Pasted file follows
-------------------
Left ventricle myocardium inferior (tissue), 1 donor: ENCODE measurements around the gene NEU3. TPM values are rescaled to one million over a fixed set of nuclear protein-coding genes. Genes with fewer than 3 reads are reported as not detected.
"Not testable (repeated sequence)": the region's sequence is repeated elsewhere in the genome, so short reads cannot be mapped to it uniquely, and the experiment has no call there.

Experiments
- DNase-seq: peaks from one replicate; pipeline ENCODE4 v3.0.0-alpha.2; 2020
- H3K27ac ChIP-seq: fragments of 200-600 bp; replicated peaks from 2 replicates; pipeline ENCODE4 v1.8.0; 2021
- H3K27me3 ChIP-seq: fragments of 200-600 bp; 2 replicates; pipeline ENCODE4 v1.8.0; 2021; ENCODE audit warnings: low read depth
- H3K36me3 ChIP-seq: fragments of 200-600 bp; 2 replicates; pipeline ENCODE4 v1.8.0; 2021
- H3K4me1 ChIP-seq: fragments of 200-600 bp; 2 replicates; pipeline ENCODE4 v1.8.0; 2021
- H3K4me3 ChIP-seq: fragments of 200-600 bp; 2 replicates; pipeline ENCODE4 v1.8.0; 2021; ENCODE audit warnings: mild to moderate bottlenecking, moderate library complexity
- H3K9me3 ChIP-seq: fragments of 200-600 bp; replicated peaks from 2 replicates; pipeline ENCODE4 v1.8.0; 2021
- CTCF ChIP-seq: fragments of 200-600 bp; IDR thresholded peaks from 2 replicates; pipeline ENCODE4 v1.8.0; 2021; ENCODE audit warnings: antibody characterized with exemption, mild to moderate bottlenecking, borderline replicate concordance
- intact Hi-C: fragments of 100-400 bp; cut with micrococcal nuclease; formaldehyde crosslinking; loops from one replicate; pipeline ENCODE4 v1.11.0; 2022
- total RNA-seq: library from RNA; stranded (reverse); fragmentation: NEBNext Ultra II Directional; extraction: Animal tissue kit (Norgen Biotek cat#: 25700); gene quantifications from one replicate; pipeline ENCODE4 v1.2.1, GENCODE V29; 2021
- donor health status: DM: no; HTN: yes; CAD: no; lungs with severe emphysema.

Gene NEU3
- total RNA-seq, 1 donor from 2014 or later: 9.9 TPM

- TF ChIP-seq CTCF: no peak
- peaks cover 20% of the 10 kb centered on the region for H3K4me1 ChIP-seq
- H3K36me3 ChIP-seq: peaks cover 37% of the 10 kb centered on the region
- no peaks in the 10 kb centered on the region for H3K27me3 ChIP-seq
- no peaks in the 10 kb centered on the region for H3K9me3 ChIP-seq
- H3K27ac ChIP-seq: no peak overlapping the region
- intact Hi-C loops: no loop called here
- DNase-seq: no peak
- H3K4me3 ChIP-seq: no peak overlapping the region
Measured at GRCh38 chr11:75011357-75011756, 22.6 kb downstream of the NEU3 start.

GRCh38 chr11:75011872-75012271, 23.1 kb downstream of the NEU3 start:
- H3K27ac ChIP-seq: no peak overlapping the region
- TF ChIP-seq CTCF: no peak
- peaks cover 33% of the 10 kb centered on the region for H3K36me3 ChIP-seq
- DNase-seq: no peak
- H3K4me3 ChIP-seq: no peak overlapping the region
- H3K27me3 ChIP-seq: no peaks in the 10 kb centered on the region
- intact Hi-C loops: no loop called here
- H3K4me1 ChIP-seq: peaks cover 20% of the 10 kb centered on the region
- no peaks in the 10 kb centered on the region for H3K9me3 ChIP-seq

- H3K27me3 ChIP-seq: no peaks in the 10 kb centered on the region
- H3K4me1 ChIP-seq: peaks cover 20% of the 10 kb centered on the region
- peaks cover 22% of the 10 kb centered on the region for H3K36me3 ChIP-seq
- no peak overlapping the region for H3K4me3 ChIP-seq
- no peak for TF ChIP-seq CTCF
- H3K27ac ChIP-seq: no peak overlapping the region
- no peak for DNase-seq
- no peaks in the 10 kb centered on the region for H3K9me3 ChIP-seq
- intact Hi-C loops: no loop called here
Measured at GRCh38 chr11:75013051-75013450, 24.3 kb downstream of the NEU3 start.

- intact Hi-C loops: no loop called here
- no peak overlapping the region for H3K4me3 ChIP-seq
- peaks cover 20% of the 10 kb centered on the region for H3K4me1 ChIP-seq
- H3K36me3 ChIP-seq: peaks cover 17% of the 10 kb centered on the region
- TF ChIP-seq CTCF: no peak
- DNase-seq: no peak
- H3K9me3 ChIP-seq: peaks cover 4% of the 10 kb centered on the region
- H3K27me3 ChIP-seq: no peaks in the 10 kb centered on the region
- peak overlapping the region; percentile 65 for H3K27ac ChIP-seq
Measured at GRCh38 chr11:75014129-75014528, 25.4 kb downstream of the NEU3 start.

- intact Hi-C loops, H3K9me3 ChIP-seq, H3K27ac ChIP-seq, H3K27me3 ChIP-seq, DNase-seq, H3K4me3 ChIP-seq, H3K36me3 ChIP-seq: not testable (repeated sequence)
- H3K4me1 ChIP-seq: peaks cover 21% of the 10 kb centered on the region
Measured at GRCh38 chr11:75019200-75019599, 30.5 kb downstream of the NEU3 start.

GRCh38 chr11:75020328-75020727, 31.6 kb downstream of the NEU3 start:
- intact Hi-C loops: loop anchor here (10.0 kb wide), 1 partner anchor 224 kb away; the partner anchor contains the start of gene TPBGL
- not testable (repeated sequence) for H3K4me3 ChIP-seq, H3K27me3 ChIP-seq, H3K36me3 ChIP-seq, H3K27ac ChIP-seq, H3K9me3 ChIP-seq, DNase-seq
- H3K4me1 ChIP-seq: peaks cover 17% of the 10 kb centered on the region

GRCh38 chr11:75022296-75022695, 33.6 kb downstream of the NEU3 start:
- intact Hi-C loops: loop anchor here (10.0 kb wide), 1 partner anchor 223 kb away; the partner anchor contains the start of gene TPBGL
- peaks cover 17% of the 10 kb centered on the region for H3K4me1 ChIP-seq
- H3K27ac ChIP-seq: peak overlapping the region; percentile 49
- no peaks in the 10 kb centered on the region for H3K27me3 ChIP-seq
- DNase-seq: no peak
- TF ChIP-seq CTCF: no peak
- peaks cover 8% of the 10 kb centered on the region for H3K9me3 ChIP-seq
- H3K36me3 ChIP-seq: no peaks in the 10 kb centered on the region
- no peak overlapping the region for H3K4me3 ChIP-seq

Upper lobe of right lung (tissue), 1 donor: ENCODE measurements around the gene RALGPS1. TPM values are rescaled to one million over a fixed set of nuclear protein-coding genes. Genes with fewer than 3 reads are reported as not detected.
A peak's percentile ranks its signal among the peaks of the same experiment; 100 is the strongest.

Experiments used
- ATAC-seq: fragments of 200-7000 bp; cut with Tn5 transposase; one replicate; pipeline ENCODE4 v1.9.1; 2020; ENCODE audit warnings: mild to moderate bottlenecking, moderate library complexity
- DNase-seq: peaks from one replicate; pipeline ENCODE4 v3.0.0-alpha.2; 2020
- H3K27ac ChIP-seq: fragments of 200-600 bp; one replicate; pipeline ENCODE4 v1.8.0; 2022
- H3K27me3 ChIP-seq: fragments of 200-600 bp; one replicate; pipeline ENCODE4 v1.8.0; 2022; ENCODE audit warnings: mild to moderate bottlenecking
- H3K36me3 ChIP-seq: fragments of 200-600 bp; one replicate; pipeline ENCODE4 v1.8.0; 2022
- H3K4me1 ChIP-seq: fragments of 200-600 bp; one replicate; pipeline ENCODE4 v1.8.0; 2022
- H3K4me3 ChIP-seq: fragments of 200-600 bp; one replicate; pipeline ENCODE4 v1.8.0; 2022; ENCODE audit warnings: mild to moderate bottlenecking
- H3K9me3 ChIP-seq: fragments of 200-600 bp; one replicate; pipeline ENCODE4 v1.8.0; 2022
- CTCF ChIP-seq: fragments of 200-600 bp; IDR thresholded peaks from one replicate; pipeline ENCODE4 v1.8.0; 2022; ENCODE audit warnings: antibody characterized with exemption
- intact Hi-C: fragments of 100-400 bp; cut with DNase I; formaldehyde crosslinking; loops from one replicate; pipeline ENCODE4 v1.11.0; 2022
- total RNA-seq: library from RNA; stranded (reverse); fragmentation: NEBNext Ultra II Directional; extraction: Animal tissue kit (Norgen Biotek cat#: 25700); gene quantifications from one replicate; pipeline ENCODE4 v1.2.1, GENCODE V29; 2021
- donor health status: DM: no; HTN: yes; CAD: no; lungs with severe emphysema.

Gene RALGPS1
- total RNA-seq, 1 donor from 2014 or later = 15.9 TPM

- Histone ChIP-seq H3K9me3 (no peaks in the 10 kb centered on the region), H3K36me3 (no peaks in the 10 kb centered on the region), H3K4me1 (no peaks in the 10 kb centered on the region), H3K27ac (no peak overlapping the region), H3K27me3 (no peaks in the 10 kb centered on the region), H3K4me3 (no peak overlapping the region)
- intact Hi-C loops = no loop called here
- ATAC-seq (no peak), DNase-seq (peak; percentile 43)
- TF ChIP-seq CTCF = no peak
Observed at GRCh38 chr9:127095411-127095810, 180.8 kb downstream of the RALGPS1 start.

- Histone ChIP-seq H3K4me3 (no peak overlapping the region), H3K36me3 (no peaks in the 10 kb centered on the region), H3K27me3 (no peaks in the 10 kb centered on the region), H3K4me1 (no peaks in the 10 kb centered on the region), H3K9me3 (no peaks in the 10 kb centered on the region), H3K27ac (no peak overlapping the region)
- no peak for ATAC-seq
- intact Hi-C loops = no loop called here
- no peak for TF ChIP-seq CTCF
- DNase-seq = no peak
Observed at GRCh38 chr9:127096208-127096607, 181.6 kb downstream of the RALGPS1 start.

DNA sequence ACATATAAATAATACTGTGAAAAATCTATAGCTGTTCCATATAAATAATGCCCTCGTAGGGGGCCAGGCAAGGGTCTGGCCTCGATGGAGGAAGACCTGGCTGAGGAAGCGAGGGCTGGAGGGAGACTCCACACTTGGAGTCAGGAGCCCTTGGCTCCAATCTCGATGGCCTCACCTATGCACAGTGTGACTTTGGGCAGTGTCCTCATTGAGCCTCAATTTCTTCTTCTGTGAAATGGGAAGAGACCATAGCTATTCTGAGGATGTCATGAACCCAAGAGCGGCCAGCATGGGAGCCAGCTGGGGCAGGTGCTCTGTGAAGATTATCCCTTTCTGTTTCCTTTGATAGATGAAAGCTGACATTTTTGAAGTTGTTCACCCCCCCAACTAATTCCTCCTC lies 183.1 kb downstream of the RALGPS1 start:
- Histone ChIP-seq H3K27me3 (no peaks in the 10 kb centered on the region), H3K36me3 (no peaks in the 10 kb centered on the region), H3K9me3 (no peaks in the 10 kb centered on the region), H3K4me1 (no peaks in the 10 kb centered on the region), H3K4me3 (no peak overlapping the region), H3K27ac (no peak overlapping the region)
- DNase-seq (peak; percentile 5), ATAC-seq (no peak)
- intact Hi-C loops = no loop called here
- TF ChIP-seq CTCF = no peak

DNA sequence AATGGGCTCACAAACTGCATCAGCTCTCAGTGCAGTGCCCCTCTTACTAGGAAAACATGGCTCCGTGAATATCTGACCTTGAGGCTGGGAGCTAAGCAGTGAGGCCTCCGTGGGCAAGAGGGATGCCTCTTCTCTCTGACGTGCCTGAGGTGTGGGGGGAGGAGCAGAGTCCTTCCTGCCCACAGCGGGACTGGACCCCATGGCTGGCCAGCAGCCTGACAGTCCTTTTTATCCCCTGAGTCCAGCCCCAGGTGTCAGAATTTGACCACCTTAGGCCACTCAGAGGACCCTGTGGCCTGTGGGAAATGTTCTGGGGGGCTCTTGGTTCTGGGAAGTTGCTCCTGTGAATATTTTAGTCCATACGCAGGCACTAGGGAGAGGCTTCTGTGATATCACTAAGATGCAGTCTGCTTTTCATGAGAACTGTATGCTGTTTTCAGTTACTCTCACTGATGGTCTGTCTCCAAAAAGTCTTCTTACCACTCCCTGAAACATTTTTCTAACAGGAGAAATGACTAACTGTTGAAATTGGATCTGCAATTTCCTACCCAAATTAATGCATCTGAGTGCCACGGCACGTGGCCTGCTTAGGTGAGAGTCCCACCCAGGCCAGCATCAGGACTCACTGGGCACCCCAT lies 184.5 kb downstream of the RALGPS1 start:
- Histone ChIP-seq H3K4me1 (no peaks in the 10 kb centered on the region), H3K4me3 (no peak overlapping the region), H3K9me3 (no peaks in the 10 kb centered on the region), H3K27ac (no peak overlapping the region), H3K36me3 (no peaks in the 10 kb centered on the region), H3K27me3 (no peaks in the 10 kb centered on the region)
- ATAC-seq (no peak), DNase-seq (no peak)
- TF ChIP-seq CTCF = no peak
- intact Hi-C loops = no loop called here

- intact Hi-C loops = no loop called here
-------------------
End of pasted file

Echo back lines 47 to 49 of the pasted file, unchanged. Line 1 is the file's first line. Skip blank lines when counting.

- intact Hi-C loops: no loop called here
- no peak overlapping the region for H3K4me3 ChIP-seq
- peaks cover 20% of the 10 kb centered on the region for H3K4me1 ChIP-seq